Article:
Jegers M, Edbrooke DL, Hibbert CL, Chalfin DB, Bur-chardi H. Definitions and methods of cost assessment: an intensivist's guide. ESICM section on health re-search and outcome working group on cost effective-ness. Intensive care medicine. 2002; 28(6):680-5.

Graf J, Wagner J, Graf C, Koch KC, Janssens U. Five-year survival, quality of life, and individual costs of 303 consecutive medical intensive care patients--a cost-utility analysis. Critical care medicine. 2005; 33(3):547-55.

Smithies M, Bihari D, Chang R. Scoring systems and the measurement of ICU cost effectiveness. Réanima-tion urgencies. 1994;3:215–21

Kosmidis D., Koutsouki S., Lampiri K., Nagy EO, Papai-oannou V, Pneumatikos I, Anastassopoulos G. Design and Implementation of the Intensive Care Unit Quality Management Registry: Monitoring Quality and Cost of an Adult Intensive Care Unit in a Greek State Hospital. Comput Inform Nurs. 2017; 35(11), 582-589.

Tan SS, Bakker J, Hoogendoorn ME, Kapila A, Martin J, Pezzi A, et al. Direct cost analysis of intensive care unit stay in four European countries: applying a standard-ized costing methodology. Value in health: the journal of the International Society for Pharmacoeconomics and Outcomes Research. 2012; 15(1):81-6.

Bloomfield E, Divertie GD, Burger CD, et al. A compari-son of intensive care unit physician staffing costs at the 3 Mayo Clinic sites. Mayo Clinic Proceedings. 2006; 81(11):1457-1461.

Moran JL, Peisach AR, Solomon PJ, Martin J Cost cal-culation and prediction in adult intensive care: a ground-up utilization study, Anaesthesia and Intensive Care. 2004; 32(6):787-797.

Rechner IJ, Lipman J. The costs of caring for patients in a tertiary referral Australian Intensive Care Unit. Anaes-thesia and Intensive Care. 2005; 33(4):477-482.

Ministry of Health and Social Solidarity. Report on the outcomes of Ministry of Health and its health units, 2011. Athens, Dionikos, March 2012 [in Greek]. In: Economou C, Kaitelidou D, Kentikelenis A, Sissouras A, Maresso A. The impact of the financial crisis on the health system and health in Greece. [Internet]. WHO 2014 [cited 14 May 2020]. Available from: https://www.euro.who.int/__data/assets/pdf_file/0007/266380/The-impact-of-the-financial-crisis-on-the-health-system-and-health-in-Greece.pdf?ua=1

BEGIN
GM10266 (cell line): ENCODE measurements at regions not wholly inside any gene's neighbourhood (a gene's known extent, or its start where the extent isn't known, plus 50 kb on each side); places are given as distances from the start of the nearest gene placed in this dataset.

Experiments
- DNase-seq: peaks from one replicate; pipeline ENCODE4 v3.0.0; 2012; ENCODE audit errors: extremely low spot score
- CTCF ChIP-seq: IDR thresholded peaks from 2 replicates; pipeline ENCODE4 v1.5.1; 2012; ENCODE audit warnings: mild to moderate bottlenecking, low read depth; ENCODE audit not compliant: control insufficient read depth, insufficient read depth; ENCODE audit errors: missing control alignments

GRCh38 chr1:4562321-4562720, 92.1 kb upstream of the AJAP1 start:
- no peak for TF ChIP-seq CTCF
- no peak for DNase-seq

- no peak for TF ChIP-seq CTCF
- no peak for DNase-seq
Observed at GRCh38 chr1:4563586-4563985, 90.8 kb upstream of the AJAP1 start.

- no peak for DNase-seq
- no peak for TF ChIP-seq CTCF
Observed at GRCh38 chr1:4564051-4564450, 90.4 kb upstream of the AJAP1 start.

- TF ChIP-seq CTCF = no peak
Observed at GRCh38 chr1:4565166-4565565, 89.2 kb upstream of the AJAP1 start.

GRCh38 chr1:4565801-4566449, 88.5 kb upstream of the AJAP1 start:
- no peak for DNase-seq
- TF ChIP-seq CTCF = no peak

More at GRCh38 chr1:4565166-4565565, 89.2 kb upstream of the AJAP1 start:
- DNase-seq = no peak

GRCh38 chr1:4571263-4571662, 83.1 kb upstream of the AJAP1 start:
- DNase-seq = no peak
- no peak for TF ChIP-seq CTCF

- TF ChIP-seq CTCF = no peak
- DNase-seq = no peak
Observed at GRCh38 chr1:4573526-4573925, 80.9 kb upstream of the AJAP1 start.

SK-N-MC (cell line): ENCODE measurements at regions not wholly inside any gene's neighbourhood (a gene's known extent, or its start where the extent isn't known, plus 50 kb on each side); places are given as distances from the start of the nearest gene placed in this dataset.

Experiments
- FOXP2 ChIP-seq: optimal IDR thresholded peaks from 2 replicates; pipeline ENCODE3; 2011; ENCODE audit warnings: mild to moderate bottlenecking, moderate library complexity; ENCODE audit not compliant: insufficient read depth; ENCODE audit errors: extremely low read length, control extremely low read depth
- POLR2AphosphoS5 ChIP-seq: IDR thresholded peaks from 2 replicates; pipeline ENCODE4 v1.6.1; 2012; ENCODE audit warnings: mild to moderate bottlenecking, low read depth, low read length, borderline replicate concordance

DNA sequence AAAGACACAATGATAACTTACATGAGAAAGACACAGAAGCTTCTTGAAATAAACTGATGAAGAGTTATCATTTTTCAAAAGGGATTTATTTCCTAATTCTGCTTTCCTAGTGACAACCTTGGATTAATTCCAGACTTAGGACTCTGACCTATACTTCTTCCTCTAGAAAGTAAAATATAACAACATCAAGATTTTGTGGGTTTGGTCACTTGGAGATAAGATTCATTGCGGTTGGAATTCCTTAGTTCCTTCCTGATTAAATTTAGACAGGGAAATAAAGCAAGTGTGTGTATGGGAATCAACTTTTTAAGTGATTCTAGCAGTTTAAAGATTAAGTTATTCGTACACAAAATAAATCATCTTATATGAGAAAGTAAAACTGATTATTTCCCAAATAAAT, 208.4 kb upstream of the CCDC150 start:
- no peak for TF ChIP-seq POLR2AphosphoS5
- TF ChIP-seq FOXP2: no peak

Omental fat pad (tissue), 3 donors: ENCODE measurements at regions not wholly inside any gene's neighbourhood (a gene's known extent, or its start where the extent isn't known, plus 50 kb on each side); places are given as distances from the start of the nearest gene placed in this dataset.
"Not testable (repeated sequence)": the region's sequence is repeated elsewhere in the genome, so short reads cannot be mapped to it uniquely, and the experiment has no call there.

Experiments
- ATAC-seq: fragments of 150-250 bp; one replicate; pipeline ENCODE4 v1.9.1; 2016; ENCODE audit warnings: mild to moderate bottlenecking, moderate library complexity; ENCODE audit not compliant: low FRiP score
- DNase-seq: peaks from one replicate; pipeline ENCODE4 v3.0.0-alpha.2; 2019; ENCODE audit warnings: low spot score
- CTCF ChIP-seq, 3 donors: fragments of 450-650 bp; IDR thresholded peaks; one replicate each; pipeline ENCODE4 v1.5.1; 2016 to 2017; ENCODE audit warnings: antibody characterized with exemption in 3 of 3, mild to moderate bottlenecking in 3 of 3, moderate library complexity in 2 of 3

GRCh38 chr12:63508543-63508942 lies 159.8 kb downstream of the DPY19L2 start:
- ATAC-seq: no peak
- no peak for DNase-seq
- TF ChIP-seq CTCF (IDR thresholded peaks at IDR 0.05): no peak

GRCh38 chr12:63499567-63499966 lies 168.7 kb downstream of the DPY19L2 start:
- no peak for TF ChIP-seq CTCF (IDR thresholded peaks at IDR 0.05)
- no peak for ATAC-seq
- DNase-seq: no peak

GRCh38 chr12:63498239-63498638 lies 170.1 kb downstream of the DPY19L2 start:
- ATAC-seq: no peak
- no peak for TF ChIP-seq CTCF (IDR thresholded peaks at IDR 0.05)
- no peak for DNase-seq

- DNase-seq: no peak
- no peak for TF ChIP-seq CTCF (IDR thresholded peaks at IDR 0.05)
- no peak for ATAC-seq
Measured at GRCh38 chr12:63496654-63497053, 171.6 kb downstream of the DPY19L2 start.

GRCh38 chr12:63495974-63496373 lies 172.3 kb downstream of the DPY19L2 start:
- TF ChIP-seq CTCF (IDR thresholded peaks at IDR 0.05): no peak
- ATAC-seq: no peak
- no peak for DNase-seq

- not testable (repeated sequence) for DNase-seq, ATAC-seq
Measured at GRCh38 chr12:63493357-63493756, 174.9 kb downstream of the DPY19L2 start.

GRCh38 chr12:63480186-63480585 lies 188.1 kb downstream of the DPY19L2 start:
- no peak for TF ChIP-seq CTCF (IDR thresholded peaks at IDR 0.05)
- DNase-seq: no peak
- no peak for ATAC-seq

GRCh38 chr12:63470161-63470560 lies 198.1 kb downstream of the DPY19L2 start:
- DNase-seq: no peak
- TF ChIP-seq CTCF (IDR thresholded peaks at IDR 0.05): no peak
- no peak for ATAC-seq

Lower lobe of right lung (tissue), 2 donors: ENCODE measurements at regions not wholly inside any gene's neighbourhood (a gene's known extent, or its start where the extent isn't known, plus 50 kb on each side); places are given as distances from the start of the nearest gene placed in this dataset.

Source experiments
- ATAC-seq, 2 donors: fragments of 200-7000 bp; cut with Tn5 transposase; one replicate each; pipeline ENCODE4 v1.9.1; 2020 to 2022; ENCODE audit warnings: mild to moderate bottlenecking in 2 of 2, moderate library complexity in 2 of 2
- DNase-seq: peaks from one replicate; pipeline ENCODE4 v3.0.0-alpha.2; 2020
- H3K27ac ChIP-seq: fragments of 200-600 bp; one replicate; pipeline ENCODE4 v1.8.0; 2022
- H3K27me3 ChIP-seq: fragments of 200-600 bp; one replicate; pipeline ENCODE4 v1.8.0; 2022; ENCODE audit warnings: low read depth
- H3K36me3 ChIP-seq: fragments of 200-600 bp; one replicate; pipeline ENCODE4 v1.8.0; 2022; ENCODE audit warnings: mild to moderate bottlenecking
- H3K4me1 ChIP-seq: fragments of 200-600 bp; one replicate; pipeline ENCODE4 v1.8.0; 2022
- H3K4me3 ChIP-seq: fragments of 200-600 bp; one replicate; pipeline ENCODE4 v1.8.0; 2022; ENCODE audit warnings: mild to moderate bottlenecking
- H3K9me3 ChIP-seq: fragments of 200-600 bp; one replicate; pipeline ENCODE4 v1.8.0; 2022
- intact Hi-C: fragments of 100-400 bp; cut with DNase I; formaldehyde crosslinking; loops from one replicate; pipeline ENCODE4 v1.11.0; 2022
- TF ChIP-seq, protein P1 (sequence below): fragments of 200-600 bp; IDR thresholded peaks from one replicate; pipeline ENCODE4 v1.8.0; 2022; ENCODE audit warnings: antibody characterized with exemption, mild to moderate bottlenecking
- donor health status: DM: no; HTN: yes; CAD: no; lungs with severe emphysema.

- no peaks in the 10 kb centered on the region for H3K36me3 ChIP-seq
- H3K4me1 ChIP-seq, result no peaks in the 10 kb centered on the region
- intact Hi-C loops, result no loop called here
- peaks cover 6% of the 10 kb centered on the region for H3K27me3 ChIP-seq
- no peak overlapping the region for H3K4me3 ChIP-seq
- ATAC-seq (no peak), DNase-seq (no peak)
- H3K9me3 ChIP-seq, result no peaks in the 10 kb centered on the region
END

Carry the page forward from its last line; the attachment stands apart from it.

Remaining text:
Dasta JF, McLaughlin TP, Mody SH, Piech CT. Daily cost of an intensive care unit day: the contribution of mechanical ventilation. Crit Care Med. 2005;33(6):1266-71.

Vincent JL, Bihari DJ, Suter PM, et al: The prevalence of nosocomial infection in intensive care units in Europe. Results of the European Prevalence of Infection in In-tensive Care (EPIC) Study. EPIC International Advisory Committee. JAMA 1995; 274: 639-644

Jia H, Li W, Hou T, Ma H, Yang Y, Wu A, et al. The At-tributable Direct Medical Cost of Healthcare Associat-ed Infection Caused by Multidrug Resistance Organ-isms in 68 Hospitals of China. Biomed Res Int. 2019; 2019:7634528.

Tansarli GS, Karageorgopoulos DE, Kapaskelis A, Fala-gas ME. Impact of antimicrobial multidrug resistance on inpatient care cost: an evaluation of the evidence. Expert Rev Anti Infect Ther. 2013; 11(3):321-31.

Adair JG. The Hawthorne effect: A reconsideration of the methodological artifact. Journal of Applied Psy-chology. 1984; 69(2):334-45.

Eurostat. Main GDP aggregates per capita [Internet]. Eurostat. [cited 8 June 2020]. Available from: http://appsso.eurostat.ec.europa.eu/nui/show.do?dataset=nama_10_pc〈=en

Karabatsou D, Tsironi M, Tsigou E, Boutzouka E, Katsoulas T, Baltopoulos G. Variable cost of ICU care, a micro-costing analysis. Intensive Crit Care Nurs. 2016; 35:66-73.

Roberts RR, Frutos PW, Ciavarella GG, Gussow LM, Mensah EK, Kampe LM, Straus HE, Joseph G, Rydman RJ. Distribution of variable vs fixed costs of hospital care. JAMA 1999; 281:644–649.

Kerlin MP, Cooke CR. Understanding Costs When Seeking Value in Critical Care. Ann Am Thorac Soc. 2015; 12(12):1743-4.

Peter JV, Thomas K, Jeyaseelan L, Yadav B, Sudarsan TI, Christina J, et al. Cost of Intensive Care in India. Int J Technol Assess Health Care. 2016; 32(4):241-5.

Kulkarni AP, Divatia JV. A prospective audit of costs of intensive care in cancer patients in India. Indian J Crit Care Med. 2013; 17(5):292-7.

Khandelwal, N., Benkeser, D., Coe, N. B., Engelberg, R. A., Teno, J. M., & Curtis, J. R. Patterns of Cost for Pa-tients Dying in the Intensive Care Unit and Implications for Cost Savings of Palliative Care Interventions. Jour-nal of palliative medicine. 2016; 19(11):1171–1178. https://doi.org/10.1089/jpm.2016.0133

Kahn JM, Rubenfeld GD, Rohrbach J, Fuchs BD. Cost Savings Attributable to Reductions in Intensive Care Unit Length of Stay for Mechanically Ventilated Pa-tients. Medical Care. 2008; 46(12):1226-33.

Greece. Dept. of Health. 2015. Short-Term and Long-Term Control Measures of Prescribing and Execution Laboratories−Examinations. Government Gazette No. B 2816/2015:Annex E 21 Dec.


Refbacks

  • There are currently no refbacks.


Health and Research Journal